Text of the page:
Key Takeaways from the Mission Oriented Innovation Network Gathering in London, England
In June, I was privileged to attend the Mission Oriented Innovation Network gathering in London. Hosted by the University College London’s Institute for Innovation and Public Purpose (IIPP), the gathering brought together organizations from around the world working on how to achieve meaningful results for communities and society as a whole. The top takeaways I brought home from the three days of events and discussions were:
- We are leading: Nova Scotia is ahead of the curve in how we identify, fund, and work intentionally with research to achieve results for society;
- We are not alone: The same tensions and challenges we face in balancing the needs of society with the way the research system functions are present in other sectors and other ways of pursuing public benefit;
- We have the potential: This province has the opportunity to achieve outsized results for our modest size. Nova Scotia has the bench strength and willingness to achieve great things through research.
When Research Nova Scotia launched in 2019, its purpose was clearly conceived: to support, organize and coordinate research that mattered to Nova Scotia. We needed to develop the how: with a wide and varied research landscape, limited funds to go around, and competing priorities and pressures, how could we ensure that public funds were appropriately invested in the research that would make the greatest difference to the province?
Within the first year, the inaugural CEO was hired and the RNS board endorsed a mission-oriented approach to our strategy. Drawing upon the innovation and financial principles developed by Dr. Mariana Mazzucato, mission-oriented strategy starts with what we want to accomplish, and builds the resources, projects and teams to get us there. It focuses on outcomes and public benefit rather than research excellence alone, although scientific merit is a fundamental requirement for all that RNS funds.
In building the strategy and designing implementation plans, we drew upon the IIPP’s extensive body of work as well as that of the OECD’s Observatory for Public Sector Innovation, the UN’s Sustainable Development Goals, and the strengths and successes of the research community in Nova Scotia. The result was our research strategy, which we launched publicly in October of 2020.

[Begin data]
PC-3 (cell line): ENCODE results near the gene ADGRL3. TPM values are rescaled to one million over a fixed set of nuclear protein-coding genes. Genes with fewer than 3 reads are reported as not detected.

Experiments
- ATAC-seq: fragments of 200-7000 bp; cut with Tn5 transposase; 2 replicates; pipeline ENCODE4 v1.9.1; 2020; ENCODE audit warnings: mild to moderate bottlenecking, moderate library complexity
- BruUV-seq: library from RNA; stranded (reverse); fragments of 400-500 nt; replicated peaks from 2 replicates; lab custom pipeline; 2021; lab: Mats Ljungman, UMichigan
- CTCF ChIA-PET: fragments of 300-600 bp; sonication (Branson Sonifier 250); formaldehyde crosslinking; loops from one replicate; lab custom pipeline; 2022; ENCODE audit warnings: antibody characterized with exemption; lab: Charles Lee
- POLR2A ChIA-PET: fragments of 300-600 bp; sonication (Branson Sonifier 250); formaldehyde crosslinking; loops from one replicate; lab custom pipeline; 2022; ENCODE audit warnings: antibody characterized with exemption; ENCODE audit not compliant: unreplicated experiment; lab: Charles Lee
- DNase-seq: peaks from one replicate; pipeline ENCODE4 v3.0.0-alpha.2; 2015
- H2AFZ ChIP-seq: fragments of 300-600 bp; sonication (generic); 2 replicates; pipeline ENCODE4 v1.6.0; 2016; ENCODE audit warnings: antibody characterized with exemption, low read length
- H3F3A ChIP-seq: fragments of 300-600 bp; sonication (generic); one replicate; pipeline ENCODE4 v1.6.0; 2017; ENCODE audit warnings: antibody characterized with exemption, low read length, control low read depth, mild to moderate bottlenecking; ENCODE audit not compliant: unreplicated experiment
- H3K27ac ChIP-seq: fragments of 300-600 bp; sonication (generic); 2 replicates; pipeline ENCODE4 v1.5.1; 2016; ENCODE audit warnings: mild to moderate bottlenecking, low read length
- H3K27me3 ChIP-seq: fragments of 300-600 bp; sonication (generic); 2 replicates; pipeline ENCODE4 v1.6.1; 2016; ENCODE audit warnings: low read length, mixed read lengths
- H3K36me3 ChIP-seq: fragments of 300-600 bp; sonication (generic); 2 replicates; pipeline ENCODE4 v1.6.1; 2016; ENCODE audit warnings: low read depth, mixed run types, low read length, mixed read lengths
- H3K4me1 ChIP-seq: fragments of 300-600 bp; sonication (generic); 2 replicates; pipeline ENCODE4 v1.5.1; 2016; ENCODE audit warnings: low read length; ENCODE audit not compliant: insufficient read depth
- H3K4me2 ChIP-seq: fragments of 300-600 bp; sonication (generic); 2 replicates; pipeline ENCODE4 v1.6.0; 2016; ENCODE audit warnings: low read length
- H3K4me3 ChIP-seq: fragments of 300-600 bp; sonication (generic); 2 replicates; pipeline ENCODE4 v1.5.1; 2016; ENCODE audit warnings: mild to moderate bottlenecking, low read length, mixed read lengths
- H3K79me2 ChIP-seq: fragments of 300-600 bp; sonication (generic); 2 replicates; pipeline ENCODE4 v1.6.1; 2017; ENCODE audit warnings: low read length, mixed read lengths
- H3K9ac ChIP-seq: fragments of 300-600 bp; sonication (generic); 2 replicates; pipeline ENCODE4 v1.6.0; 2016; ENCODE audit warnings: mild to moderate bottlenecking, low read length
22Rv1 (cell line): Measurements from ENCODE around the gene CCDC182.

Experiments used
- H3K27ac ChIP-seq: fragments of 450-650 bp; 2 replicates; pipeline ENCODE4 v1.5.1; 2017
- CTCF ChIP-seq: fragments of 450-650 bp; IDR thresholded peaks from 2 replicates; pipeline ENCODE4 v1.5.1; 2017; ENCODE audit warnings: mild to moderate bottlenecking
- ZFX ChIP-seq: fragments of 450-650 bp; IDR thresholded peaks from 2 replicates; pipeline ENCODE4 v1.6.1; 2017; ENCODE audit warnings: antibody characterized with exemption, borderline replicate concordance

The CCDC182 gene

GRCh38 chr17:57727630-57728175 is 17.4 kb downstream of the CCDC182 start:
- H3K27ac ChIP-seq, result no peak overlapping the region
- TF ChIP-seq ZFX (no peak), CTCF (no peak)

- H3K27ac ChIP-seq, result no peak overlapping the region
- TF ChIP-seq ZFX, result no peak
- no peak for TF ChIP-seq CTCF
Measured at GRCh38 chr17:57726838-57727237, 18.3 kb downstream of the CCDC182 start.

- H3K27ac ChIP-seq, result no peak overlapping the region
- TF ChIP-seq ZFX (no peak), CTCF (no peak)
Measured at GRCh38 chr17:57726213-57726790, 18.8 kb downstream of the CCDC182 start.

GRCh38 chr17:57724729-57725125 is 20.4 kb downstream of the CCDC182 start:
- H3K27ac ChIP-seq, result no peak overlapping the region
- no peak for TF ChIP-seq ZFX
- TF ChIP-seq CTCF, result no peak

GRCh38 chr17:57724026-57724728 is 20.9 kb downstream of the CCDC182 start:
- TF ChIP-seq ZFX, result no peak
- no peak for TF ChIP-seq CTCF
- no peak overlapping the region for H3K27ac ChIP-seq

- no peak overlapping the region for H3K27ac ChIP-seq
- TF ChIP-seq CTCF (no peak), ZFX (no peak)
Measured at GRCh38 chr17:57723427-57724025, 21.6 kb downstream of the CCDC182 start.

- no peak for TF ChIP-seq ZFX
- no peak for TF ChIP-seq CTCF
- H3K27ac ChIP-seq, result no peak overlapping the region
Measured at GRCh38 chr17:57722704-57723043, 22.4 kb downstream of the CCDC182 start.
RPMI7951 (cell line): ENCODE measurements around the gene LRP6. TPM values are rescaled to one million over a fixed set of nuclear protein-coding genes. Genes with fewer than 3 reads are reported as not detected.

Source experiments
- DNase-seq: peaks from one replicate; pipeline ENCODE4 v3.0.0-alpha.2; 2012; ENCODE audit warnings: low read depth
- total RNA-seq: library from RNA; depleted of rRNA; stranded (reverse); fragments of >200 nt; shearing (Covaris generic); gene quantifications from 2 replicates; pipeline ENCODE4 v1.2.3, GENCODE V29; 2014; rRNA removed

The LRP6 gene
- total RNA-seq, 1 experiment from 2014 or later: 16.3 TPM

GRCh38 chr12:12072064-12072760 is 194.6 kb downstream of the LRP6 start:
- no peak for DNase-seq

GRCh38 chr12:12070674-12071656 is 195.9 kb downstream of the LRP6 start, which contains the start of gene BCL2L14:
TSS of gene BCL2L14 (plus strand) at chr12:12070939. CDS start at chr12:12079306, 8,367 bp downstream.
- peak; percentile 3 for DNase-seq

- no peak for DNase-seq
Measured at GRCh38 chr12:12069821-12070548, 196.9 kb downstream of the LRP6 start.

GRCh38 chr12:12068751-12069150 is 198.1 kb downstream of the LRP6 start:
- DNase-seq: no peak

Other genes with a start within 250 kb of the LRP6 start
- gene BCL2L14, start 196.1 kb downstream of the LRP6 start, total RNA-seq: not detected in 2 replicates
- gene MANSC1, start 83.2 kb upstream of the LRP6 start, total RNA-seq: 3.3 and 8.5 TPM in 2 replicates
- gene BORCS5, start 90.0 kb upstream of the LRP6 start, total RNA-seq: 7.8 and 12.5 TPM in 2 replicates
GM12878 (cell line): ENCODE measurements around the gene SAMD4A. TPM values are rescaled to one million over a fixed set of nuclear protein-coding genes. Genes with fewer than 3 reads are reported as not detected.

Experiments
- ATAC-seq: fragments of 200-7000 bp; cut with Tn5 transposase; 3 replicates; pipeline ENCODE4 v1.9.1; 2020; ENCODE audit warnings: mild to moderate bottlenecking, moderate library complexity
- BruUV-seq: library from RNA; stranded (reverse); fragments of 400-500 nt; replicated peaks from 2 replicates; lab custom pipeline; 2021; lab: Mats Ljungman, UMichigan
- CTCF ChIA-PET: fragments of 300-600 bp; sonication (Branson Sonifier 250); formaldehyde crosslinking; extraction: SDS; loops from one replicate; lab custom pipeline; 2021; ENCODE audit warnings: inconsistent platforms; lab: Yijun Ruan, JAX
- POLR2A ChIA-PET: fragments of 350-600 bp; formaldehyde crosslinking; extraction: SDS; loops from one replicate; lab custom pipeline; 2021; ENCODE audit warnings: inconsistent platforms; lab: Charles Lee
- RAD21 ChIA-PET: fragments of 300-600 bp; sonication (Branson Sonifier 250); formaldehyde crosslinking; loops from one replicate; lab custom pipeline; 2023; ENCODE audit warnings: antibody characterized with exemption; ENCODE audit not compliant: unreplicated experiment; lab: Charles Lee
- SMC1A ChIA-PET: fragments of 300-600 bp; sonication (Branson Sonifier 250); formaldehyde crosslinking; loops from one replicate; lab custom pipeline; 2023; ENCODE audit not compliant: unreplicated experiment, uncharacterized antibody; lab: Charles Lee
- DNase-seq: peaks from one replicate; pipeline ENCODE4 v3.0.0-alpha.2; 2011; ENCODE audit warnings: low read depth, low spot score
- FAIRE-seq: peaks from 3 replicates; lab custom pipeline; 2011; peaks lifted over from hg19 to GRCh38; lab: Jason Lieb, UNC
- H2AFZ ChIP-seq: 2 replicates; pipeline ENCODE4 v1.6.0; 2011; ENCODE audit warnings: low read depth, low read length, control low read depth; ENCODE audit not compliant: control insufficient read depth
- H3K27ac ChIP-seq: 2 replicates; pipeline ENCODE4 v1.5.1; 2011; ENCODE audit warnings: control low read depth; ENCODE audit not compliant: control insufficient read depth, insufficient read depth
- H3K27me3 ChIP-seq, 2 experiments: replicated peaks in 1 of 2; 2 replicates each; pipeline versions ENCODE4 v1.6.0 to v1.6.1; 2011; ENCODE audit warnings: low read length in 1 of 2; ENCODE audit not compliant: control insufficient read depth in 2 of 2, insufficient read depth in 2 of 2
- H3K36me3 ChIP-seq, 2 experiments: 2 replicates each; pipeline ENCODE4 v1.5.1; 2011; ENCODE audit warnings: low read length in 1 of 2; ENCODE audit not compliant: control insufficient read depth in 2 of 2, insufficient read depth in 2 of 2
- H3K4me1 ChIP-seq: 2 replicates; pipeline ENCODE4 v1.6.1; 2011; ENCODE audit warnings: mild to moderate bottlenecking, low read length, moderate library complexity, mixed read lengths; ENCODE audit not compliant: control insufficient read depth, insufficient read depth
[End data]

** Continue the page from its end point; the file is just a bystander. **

Over the last three years, our strategy has guided our work to uncover and invest in the best and most salient research for Nova Scotia. As we grew and coalesced into a fully fledged organization, we have continued to engage with the Mission Oriented Innovation Network and the Observatory for Public Sector Innovation (OPSI) to learn from other organizations’ mission implementation, develop improved approaches and innovative mechanisms, and share what we’re experiencing through our own growth.
As with most events, COVID prevented us from meeting our peer organizations until this June, when I joined more than fifty in-person participants and hundreds more online to celebrate achievements and discuss challenges. Mission innovation encompasses more than research: we heard about economic development triumphs in once-struggling communities, innovation and growth in different industrial sectors, the work of governments to embed mission-focused goals into public financial systems, and (most exciting for RNS) the use of missions in research and innovation agencies around the world.
A highlight of the event was meeting and hearing from Dr. Mazzucato and her talented IIPP colleagues. The gathering coincided with the 10th anniversary of Dr. Mazzucato’s book, The Entrepreneurial State, which has catalyzed mission innovation across sectors, disciplines and countries worldwide. Participants heard about life-changing social services implemented in Colombia, groundbreaking innovative programming in Australia, design thinking in Denmark, and reimagined public policy right in Camden Borough, London. There is exciting work happening worldwide, and it was a privilege to meet some of the people making it happen.
With reams of notes and three days of presentations to digest, I’ve spent the last six weeks thinking about how to apply what I heard in Nova Scotia. A guiding philosophy of RNS is dedication to iteration and refinement—as any participant of our Intentional Research Program is well aware. We don’t always get everything figured out perfectly the first time, but through a constant evaluation of what we want to accomplish and how close we are to getting there, we can ensure that we invest public funds wisely and effectively. I’m proud of what we have accomplished together with you over the last few years.
-Heather Desserud, Director of Strategy